It seems fitting that it was in 1929, at the start of the Great Depression, the young architectural historian Everard Upjohn (1904–1978) joined the faculty of the University of Minnesota and helped to found the Department of Fine Arts; since its beginnings faculty and students in the department have sought to understand the human impulse to make art, especially in moments of historical, economic, and political upheaval.
Throughout its nearly 90-year history, the department has maintained strong relationships with artists, archaeologists, architectural historians, classicists, and cultural theorists on campus, as well as with museum professionals in the Twin Cities and surrounding region. The only PhD-granting art history program in the state, it has long been the preeminent source of expertise and the training of scholars, teachers, and curators.
The graduate program in art history was established in 1940, under the direction of Dr. Laurence Schmeckebier (1909–1985), a German scholar trained in Munich who was a specialist in Medieval, Renaissance/Baroque, and Latin American art history. His handbook of Italian Renaissance painting was published in 1939.
The first student to earn a PhD in art history at Minnesota was Catherine Billings in 1948.
The Department of Art was established in College of Liberal Arts in 1947, including both studio art and art history, with H. H. Arnason (1909–1986) as chairman. Arnason, author of the famous text History of Modern Art: Painting, Sculpture, Architecture, which is now in its seventh edition, also served as director of the Walker Art Center from 1951–1961.
In 1964 the Department of Art split into two: studio art and art history, with Carl Sheppard as art history’s first chairman. Sheppard was a scholar of Romanesque, Byzantine, and early Christian art, and the Center for Medieval Studies at Minnesota still holds an annual lecture in his name.
The department has long welcomed faculty with diverse research and teaching interests including the histories of painting, sculpture, and architecture; the history of craft and design; material cultural studies; prints and print culture; popular culture; film; photography; ceramics; museology; and new media. Maintaining a global focus since its inception, art history scholars at Minnesota have studied visual cultures in Europe, North, South, and Central America, South Asia, East Asia, and the Near East.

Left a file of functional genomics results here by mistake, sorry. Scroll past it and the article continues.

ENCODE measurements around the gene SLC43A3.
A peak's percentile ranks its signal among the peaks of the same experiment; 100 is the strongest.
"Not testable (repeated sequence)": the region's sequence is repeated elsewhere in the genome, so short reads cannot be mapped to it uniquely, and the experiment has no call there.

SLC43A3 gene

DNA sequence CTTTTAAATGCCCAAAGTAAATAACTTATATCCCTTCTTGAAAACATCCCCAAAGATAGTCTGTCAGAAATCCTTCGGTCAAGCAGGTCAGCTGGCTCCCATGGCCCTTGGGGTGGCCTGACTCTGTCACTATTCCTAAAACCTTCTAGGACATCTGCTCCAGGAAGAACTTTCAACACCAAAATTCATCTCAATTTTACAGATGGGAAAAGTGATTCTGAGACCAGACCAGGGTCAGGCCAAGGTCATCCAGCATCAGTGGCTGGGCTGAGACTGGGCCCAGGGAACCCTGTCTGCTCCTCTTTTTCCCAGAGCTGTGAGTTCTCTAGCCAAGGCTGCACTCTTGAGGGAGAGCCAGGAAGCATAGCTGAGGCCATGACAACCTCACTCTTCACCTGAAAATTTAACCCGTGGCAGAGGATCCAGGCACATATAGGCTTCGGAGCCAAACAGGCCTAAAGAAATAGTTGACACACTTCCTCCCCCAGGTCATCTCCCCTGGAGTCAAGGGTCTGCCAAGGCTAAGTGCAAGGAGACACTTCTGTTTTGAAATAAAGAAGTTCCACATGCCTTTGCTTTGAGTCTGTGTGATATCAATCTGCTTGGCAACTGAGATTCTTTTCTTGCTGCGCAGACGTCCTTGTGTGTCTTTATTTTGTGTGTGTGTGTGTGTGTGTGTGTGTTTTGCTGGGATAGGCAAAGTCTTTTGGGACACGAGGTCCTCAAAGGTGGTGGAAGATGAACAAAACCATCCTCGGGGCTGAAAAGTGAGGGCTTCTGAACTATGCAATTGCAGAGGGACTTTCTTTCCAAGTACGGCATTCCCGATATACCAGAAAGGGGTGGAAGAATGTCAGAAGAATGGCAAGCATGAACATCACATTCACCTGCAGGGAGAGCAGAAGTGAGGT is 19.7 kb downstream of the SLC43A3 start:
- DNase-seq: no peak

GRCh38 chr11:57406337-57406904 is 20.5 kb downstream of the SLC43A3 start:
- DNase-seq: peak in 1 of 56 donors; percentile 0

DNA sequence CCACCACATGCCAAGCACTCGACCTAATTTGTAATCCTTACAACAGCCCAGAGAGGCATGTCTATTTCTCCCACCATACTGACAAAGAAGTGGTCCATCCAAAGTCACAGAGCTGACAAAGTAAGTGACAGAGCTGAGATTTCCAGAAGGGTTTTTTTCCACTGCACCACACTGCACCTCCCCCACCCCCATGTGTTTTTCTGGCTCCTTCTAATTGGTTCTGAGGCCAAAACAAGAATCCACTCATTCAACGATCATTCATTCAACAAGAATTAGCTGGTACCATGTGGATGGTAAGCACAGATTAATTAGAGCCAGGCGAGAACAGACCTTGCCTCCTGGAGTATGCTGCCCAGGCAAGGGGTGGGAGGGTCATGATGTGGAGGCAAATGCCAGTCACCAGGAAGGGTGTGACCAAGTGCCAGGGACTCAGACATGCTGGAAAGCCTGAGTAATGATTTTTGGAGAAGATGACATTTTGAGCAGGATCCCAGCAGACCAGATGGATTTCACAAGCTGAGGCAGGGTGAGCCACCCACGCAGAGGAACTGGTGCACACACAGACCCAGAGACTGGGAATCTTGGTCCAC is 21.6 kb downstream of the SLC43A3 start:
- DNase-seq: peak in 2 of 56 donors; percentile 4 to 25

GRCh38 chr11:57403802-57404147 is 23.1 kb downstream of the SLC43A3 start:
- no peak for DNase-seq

Today the program takes pride in its diverse methodologies and focus on international cultural exchange and globalization in the late antique, early modern, modern and contemporary periods. We study:
- the interaction between cultures in the ancient and early Medieval Mediterranean, Western Asia and China
- military and diplomatic exchanges between the Ottoman, Safavid, and Mughal courts in the 16th–17th centuries
- the expansion of print culture in the circum-Atlantic in the early modern period
- Italy and Spain in the Golden Age
- trade between India, Europe, and China in the 16th–18th centuries
- the spread of Japonisme throughout Europe and Scandinavia in the fin de siècle
- modernism, technology and American imperialism
- contemporary Mexican ceramics
the global contemporary art market
Numerous distinguished alumni have received graduate degrees over the course of the department’s existence. Scholars trained at Minnesota have taught or are teaching at institutions across the United States such as Case Western Reserve, Ohio State University, Notre Dame, Wayne State University, Johns Hopkins, and the University of California, Berkeley, as well as across the world at Koç University in Istanbul, Seoul National University in South Korea, and Ambedkar University in Delhi.
Moreover, our former students hold curatorial positions at institutions across the Twin Cities (the Weisman Art Museum, the Minneapolis Institute of Art, the Walker Art Center, the Minnesota Museum of American Art) and at a range of prestigious national and international museums including the Smithsonian/National Museum of American Art, the Contemporary Arts Museum in Cincinnati, the Royal Ontario Museum in Toronto, the National Museum of Wildlife Art in Jackson Hole, Wyoming, the National Gallery of Art in Washington, DC, and the Art Institute of Chicago.